I know you love your baby girl.I'm O.C.D. and I want to cry when my girl has an episode but I feel more sorry for her. Thank goodness we got it under control!!
You just needed to vent!! I get it!!
 

krashballz

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The last time she was peeing outside the box, we discovered she has small cell lymphoma in her intestines. (Ultrasound found thickened intestines, so we had a biopsy done).

So for some cats, peeing outside the box doesn't only mean a medical problem related to the bladder - but it may still be a medical problem that blood work doesn't reveal. None of Spooky's issues were visible in blood work.
Peeing outside his litterbox was the first indication that something was wrong with my Krash as well. He also was diagnosed with small cell lymphoma. In the meantime, I remedied his peeing on the carpet by putting a new litterbox in the exact area that he was peeing. It looked awful to have a litterbox out in the wide open area of my living room, but it worked. And besides, it's not about us, it's about them and what they need us to do. I would've put a litterbox on my bed and slept next to it if that's what he needed to be happy.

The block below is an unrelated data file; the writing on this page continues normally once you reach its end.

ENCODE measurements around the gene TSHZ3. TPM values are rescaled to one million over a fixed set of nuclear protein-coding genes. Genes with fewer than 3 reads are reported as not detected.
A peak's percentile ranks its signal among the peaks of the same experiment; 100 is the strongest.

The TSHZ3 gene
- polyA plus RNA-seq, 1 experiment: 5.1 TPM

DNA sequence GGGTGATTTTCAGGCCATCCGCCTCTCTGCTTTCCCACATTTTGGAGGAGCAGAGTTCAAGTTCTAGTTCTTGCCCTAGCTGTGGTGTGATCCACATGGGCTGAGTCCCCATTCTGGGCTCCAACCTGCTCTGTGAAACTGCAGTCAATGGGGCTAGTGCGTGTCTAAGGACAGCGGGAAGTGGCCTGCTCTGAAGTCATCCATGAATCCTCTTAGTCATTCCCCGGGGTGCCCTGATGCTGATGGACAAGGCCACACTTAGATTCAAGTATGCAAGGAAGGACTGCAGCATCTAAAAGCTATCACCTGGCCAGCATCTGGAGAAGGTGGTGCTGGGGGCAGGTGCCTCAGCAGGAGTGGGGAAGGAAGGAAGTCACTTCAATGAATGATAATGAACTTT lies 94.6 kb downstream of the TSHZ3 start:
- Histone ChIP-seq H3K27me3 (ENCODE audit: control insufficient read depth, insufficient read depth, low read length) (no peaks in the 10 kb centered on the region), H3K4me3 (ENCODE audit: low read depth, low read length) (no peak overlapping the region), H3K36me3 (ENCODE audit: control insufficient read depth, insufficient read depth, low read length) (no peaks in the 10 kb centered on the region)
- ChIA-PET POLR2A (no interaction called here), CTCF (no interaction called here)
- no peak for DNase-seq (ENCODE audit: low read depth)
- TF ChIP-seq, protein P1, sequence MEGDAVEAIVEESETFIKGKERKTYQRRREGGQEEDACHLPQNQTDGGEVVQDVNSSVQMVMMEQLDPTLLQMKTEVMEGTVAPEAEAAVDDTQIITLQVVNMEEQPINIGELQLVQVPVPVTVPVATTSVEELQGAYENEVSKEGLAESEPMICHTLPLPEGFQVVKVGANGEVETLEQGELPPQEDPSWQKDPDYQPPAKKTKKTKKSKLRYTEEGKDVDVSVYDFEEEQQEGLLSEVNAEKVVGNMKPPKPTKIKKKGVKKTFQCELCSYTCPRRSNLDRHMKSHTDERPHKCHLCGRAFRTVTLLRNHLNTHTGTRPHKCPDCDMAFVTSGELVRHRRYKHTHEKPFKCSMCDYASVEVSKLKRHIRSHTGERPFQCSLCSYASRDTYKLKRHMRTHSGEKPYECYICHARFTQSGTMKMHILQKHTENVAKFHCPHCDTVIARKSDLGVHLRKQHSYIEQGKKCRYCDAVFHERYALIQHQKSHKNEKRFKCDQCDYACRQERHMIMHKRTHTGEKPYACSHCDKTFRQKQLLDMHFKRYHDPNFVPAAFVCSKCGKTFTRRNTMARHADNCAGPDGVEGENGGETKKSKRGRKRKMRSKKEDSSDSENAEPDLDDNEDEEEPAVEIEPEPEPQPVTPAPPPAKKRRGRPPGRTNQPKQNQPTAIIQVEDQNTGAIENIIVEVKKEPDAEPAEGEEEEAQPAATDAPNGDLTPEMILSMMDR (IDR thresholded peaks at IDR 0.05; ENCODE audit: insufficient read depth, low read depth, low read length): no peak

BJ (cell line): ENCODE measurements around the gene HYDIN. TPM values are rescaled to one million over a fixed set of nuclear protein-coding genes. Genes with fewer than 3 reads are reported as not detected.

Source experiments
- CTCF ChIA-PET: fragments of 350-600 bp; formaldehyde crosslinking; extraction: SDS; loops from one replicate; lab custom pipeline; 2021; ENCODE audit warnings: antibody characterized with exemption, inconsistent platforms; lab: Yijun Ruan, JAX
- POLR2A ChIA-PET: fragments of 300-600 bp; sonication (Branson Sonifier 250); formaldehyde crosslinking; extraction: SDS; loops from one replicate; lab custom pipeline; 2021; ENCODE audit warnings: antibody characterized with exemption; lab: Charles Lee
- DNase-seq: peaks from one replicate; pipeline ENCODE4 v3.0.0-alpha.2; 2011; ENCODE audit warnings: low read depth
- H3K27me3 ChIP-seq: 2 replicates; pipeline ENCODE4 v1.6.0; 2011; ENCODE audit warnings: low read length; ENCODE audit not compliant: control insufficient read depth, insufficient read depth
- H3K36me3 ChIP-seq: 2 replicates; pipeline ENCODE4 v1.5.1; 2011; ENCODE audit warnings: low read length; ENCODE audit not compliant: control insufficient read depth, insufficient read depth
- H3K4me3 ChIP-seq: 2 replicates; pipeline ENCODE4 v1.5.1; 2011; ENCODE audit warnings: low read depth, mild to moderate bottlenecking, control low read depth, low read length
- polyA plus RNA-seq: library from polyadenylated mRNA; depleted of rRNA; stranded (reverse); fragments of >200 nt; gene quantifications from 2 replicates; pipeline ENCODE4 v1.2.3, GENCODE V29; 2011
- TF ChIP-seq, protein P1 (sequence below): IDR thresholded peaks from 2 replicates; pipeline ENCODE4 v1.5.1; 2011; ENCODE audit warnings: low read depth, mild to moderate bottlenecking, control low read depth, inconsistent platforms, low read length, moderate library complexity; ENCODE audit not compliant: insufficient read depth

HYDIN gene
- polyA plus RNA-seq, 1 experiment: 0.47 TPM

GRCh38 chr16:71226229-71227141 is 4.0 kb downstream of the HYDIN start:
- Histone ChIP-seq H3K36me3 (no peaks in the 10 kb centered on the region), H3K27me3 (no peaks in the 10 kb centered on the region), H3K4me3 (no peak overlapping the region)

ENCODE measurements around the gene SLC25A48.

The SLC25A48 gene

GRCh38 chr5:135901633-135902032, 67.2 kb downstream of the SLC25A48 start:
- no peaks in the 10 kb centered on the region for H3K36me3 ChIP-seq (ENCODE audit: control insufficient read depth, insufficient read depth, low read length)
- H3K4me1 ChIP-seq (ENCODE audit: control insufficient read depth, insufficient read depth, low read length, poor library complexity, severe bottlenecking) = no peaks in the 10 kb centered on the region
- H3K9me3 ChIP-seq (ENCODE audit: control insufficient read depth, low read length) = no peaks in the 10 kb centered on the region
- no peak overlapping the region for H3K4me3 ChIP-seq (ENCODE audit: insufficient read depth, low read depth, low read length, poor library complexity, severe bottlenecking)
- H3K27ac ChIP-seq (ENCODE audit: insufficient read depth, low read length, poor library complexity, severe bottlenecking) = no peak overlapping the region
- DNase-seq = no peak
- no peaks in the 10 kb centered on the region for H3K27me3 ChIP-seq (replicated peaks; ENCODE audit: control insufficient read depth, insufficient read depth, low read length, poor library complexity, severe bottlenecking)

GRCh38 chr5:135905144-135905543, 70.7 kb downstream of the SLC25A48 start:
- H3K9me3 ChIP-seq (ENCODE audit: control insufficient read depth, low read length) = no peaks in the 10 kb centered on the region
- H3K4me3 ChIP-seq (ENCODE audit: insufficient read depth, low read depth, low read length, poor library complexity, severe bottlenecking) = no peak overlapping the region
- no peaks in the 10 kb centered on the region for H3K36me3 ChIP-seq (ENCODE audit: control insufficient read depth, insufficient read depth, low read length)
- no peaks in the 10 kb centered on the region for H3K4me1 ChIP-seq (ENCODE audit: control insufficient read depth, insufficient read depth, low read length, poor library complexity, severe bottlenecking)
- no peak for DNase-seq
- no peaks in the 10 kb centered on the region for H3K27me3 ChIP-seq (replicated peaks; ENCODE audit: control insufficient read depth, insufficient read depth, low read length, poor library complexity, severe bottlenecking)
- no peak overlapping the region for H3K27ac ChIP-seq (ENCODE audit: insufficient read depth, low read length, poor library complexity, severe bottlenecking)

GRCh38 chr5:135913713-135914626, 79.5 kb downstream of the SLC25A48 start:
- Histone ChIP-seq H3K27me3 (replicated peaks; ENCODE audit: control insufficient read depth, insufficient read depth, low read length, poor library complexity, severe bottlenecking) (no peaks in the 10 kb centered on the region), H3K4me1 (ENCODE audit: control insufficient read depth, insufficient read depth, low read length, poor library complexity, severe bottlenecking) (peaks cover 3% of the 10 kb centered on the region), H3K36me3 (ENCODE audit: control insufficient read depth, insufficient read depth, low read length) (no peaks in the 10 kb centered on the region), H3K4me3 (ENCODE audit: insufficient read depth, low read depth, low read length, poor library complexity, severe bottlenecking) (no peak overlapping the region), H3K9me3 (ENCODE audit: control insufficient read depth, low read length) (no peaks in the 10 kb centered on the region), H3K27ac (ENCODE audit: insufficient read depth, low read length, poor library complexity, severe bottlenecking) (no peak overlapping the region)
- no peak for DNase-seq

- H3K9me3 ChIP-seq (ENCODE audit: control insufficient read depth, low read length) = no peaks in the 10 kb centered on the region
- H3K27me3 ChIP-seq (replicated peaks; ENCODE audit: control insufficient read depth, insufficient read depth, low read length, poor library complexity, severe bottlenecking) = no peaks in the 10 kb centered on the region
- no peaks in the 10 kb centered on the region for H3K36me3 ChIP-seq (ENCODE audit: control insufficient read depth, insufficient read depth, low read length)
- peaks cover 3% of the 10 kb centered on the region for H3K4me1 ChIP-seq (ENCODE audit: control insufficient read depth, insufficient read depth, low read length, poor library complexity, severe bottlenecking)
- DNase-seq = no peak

It's not easy to keep your temper in check when things like this are happening. I would just get pissed (no pun intended!) every time I had to clean it, or when I'd walk in my house and smell it. But I'd give anything to have back all those minutes that I was mad at him for it. I would just hug him instead.

I really hope you can get to the bottom of what's going on with Ginger. It was frustrating for me and took 9 months to FINALLY get a vet to listen to me that something was wrong with Krash. All his bloodwork showed nothing, and one vet even told me I was being paranoid and over reacting to "normal cat behavior." I hope things return to normal soon.